Did you know that Boscov’s Restaurant, down in the basement of the Wilkes-Barre department store, can whip up an omelet filled with spinach, tomatoes and mozzarella cheese?
Or that the IBOP Coffee Company around the corner uses organic milk and cocoa?
And the S&W Restaurant on North Main Street cuts potatoes for its famous hash-browns by hand?
Those are just a few of the culinary delights you might discover for yourself if you visit local eateries during the first-ever Downtown Wilkes-Barre Restaurant Week, which begins Friday and lasts through Sept. 27.
“Eighteen restaurants signed up,” organizer John Maday from the Downtown Wilkes-Barre Business Association said.
“And they’re all doing something different.”
Discounts and specials are the order of the Friday-to-Friday week, from Froyo Mania’s offer to sell you all the yogurt, complete with toppings, you can fit into an 8-ounce container for $3 to Mimmo’s Pizza’s promise that a large pie with one topping will be $10 between 2 and 6 p.m.
If upscale dining is more to your liking, several fine-cuisine restaurants in downtown Wilkes-Barre have put together prix-fixe dinner menus, which allow the diner to chose several courses for one price, typically $30.
“We tried to include a little bit of everything — beef, fish, veal and chicken,” Cafe Toscana manager Marcello Ahmeti said, pointing to a prix-fixe dinner menu that offers appetizers, soup or salad, entrees and dessert.
Ahmeti agreed to have a chef prepare several dishes from the menu for newspaper photographs — and they were beautiful.
Flat iron steak, crusted with roasted garlic and peppercorns, was sliced and fanned out over a plate with creamy risotto and mushrooms.
Gamberi Scampi showcased seven plump shrimp likewise artfully arranged around linguine. “We cook the pasta in water until it’s al dente,” Ahmeti said. “Then we finish cooking it in the sauce, for extra flavor.”
A Mista Verdi salad of fresh baby greens represented the second course, and Cafe Toscana’s signature olive-oil sauce was there for bread dipping. “I think the sun-dried tomatoes are the most important ingredient,” Ahmeti said with a twinkle in his eye, vowing to reveal no more.
For sample appetizers, he showed us Cozze Posilipo (Prince Edward Island mussels served in a light marinara) and Mozzarella Caprese (fresh mozzarella cheese served with fresh tomato and deep-red, velvety-smooth slices of roasted red pepper that seemed to melt in your mouth.)
OK, it’s time to admit we couldn’t resist the food when Ahmeti invited us to sample. It was wonderful, and we vow to return.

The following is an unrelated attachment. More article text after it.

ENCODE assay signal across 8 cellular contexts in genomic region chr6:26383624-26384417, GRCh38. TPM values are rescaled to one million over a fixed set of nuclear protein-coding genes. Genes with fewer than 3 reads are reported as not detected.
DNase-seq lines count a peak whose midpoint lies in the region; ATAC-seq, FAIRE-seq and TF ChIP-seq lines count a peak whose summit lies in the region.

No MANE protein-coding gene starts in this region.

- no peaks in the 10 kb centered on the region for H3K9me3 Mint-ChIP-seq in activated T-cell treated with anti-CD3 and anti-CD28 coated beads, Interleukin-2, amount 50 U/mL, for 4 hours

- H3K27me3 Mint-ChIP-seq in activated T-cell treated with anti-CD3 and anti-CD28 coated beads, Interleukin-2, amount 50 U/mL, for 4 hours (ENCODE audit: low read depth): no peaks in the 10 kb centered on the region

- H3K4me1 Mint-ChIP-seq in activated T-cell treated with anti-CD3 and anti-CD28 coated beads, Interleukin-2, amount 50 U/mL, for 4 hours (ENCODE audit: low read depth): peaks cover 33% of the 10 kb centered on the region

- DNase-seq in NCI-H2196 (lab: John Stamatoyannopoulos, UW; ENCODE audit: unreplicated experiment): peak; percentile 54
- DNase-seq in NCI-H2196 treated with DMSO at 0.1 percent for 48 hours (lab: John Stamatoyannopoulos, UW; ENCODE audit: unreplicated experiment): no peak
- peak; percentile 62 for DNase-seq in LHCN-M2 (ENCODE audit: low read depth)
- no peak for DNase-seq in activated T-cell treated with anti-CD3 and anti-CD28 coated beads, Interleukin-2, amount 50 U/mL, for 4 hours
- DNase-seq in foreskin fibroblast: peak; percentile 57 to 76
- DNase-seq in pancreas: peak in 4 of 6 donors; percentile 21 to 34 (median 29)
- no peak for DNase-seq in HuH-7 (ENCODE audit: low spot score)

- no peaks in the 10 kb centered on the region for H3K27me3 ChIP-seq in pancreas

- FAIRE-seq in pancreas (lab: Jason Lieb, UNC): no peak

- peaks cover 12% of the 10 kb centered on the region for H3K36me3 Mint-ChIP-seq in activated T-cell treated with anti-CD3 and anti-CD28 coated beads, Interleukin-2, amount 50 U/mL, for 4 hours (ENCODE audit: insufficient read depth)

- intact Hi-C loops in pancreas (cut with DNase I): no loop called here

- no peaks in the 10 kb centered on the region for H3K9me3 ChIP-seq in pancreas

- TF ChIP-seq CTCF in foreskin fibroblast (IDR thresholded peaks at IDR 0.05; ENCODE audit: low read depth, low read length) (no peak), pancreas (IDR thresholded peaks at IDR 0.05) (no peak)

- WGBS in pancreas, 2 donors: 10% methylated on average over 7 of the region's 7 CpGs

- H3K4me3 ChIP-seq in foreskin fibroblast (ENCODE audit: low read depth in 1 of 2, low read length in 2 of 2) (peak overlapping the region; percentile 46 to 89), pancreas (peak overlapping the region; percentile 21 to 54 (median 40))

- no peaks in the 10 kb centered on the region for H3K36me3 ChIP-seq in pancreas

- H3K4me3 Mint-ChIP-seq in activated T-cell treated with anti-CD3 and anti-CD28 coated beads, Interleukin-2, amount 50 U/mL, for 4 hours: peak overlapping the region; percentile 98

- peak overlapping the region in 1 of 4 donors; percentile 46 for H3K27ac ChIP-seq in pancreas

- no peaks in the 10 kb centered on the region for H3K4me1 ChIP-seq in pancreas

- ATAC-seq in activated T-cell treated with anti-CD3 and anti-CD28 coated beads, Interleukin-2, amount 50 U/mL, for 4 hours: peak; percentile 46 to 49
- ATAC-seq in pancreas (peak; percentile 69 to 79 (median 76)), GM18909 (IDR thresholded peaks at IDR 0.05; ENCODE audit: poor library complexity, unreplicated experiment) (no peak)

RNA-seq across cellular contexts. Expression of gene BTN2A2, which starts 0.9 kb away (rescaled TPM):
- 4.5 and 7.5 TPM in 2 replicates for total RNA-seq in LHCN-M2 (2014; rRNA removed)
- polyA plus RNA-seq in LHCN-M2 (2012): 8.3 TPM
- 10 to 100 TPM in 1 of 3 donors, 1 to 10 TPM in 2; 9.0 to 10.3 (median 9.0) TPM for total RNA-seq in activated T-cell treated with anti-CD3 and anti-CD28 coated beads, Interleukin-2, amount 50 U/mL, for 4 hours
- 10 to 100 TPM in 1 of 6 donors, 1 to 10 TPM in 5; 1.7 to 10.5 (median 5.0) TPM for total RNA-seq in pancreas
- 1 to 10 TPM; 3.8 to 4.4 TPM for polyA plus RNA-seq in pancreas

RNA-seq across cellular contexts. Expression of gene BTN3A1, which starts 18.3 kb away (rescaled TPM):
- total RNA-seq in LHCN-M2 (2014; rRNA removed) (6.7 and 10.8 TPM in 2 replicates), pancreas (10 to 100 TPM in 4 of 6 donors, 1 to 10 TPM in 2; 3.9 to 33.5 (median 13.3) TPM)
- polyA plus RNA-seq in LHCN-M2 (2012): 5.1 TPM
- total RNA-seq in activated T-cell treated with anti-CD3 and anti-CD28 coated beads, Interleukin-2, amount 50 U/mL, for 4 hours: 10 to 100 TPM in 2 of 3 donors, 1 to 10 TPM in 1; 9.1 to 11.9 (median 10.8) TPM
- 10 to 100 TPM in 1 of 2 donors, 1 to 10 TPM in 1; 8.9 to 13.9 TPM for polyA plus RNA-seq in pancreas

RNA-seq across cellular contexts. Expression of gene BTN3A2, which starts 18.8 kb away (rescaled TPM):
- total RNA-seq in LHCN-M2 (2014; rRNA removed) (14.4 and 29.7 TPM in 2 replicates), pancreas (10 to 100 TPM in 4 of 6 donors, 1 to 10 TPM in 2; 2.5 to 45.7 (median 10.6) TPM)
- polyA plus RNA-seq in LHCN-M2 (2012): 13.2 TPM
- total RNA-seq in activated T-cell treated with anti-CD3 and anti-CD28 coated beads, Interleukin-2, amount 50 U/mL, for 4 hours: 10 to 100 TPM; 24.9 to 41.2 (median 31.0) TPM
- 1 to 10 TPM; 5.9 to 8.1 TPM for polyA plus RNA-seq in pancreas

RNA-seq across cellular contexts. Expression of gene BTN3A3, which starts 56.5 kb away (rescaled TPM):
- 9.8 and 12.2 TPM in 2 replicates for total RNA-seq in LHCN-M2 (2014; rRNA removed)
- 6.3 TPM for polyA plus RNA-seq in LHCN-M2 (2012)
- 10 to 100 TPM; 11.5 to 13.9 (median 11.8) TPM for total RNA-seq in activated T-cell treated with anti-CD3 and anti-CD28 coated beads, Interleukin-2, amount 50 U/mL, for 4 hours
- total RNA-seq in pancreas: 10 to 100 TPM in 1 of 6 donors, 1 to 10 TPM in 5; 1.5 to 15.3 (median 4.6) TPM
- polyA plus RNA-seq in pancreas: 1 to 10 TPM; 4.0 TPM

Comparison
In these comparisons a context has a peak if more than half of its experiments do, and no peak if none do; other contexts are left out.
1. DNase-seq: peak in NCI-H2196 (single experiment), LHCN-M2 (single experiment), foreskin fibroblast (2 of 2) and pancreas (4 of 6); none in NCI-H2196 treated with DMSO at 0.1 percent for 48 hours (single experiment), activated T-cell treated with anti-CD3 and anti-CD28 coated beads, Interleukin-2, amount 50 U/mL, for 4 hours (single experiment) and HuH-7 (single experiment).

Maday hopes many diners will come away feeling equally enthusiastic about Restaurant Week, citing it as a chance for new clientele as well as loyal customers to mix and match the many styles of food that are available.
Are you hungry for a half rack of St. Louis-style ribs or a pulled-pork sandwich? They’re among the specials at Maers BBQ on South Main.
Do beer-battered haddock, blackened salmon, filet mignon and shepherd’s pie sound appealing? You can find that variety down the street, at Bart and Urby’s.
Ahi tuna “fresh from Hawaii,” wasabi-encrusted filet mignon and a house salad boasting pineapple and coconut are just a few of the offerings at Oyster, inside the Genetti Best Western complex on West Market Street, where the dessert section of the prix-fixe menu includes coconut pie, spumoni or a chocolate pagoda.
There will be prix-fixe hibachi specials and sushi specials at Katana in the Midtown Village on South Main Street, and if you take a friend to Rodano’s on Public Square, you’ll find special deals involving two entrees at lunch time and dinner.
By the way, if you thought the Anthracite Newsstand was just a place to buy a newspaper or a lottery ticket, please note they will be serving breakfast sandwiches all day, along with soups and burgers, homemade brownies and even french-fried green beans. And, you’ll find more than gyros at King of Kings Gyros, where you also might choose some falafel (a spicy bean patty fried, Middle Eastern style) or even all-American grilled cheese.
A few restaurants are offering a prix-fixe lunch menu during Restaurant Week. Among them, Bottlenecks on South Main Street is offering several choices of paninis, from ham-and-cheese to Cuban. Senunas’ Bar & Grill on North Main is offering soup with salad or sandwich, and if you’d like to try Maryland Crab Fries, topped with bacon, green onions, crab meat and cheddar cheese, you’ll find them here.
Three Guys Pizza, on North Main, meanwhile, will discount hoagies, regular and Sicilian pizza during Restaurant Week, and Pete’s Place on East South Street, will offer several of its Middle Eastern specialties, including the eggplant-based dip baba ghanouji as well as kibbi (a patty of meat and bulgur wheat), hummus (a chickpea dish) and tabouli (a salad of parsley and cracked bulgur wheat.)
“You can eat your way around the world during restaurant week,” Maday said, lamenting the fact that, while the owners of El Rincon Latino and Southside Bistro wanted to be part of Restaurant Week, neither one will be open in their new locations in time.
El Rincon Latino will soon bring its Mexican food to Public Square, and the Southside Bistro will offer French-style food at South Main and East Ross streets.
Still, Maday is pleased to have 18 restaurants participating in the inaugural event, and he reminds restaurant-goers that the opening night coincides with the Third Friday Artwalk in downtown Wilkes-Barre, so you should be able to walk around and visit some downtown art galleries before or after dinner.